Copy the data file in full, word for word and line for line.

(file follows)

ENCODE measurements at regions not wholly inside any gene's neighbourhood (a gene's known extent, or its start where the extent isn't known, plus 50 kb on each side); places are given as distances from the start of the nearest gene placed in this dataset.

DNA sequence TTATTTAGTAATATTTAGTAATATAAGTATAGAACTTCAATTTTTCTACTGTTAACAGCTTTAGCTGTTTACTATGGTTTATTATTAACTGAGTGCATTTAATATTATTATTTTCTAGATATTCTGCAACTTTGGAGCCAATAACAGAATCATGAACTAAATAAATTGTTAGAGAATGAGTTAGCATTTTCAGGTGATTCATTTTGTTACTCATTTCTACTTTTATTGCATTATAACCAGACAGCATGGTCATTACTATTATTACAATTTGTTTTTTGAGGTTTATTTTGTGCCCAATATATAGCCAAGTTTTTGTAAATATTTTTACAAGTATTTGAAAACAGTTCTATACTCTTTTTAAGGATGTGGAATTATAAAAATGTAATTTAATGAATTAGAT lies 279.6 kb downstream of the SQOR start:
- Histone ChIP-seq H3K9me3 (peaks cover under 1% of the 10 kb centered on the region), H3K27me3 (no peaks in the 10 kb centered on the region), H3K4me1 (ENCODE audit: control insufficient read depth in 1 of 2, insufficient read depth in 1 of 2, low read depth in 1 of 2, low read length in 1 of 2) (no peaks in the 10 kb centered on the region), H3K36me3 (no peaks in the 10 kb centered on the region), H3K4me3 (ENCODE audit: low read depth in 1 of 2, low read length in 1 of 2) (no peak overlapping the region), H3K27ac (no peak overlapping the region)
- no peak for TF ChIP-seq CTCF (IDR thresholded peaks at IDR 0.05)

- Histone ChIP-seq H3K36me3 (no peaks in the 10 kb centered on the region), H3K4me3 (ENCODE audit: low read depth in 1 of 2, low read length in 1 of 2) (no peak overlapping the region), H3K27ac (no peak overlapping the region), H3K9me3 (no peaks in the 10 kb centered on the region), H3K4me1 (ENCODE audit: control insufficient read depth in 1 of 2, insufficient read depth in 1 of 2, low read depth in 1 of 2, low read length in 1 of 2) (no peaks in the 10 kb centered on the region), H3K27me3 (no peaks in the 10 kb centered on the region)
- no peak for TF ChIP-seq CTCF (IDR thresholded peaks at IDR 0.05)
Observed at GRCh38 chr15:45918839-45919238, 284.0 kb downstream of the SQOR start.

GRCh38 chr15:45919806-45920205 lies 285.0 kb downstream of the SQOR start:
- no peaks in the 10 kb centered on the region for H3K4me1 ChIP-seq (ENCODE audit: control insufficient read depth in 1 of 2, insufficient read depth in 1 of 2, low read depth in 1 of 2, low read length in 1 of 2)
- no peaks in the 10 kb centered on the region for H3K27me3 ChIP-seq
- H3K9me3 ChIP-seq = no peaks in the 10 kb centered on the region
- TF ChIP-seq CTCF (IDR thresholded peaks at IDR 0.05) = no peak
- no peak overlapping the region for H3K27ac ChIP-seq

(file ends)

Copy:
ENCODE measurements at regions not wholly inside any gene's neighbourhood (a gene's known extent, or its start where the extent isn't known, plus 50 kb on each side); places are given as distances from the start of the nearest gene placed in this dataset.

DNA sequence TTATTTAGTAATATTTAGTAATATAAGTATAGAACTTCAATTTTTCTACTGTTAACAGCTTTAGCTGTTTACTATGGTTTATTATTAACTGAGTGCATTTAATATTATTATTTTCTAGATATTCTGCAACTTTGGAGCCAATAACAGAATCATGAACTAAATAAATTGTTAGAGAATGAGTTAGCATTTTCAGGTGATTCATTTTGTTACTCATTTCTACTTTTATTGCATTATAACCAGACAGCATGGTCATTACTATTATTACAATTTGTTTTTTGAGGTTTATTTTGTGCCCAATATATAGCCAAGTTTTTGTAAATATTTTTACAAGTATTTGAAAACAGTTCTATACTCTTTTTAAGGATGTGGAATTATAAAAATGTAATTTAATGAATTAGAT lies 279.6 kb downstream of the SQOR start:
- Histone ChIP-seq H3K9me3 (peaks cover under 1% of the 10 kb centered on the region), H3K27me3 (no peaks in the 10 kb centered on the region), H3K4me1 (ENCODE audit: control insufficient read depth in 1 of 2, insufficient read depth in 1 of 2, low read depth in 1 of 2, low read length in 1 of 2) (no peaks in the 10 kb centered on the region), H3K36me3 (no peaks in the 10 kb centered on the region), H3K4me3 (ENCODE audit: low read depth in 1 of 2, low read length in 1 of 2) (no peak overlapping the region), H3K27ac (no peak overlapping the region)
- no peak for TF ChIP-seq CTCF (IDR thresholded peaks at IDR 0.05)

- Histone ChIP-seq H3K36me3 (no peaks in the 10 kb centered on the region), H3K4me3 (ENCODE audit: low read depth in 1 of 2, low read length in 1 of 2) (no peak overlapping the region), H3K27ac (no peak overlapping the region), H3K9me3 (no peaks in the 10 kb centered on the region), H3K4me1 (ENCODE audit: control insufficient read depth in 1 of 2, insufficient read depth in 1 of 2, low read depth in 1 of 2, low read length in 1 of 2) (no peaks in the 10 kb centered on the region), H3K27me3 (no peaks in the 10 kb centered on the region)
- no peak for TF ChIP-seq CTCF (IDR thresholded peaks at IDR 0.05)
Observed at GRCh38 chr15:45918839-45919238, 284.0 kb downstream of the SQOR start.

GRCh38 chr15:45919806-45920205 lies 285.0 kb downstream of the SQOR start:
- no peaks in the 10 kb centered on the region for H3K4me1 ChIP-seq (ENCODE audit: control insufficient read depth in 1 of 2, insufficient read depth in 1 of 2, low read depth in 1 of 2, low read length in 1 of 2)
- no peaks in the 10 kb centered on the region for H3K27me3 ChIP-seq
- H3K9me3 ChIP-seq = no peaks in the 10 kb centered on the region
- TF ChIP-seq CTCF (IDR thresholded peaks at IDR 0.05) = no peak
- no peak overlapping the region for H3K27ac ChIP-seq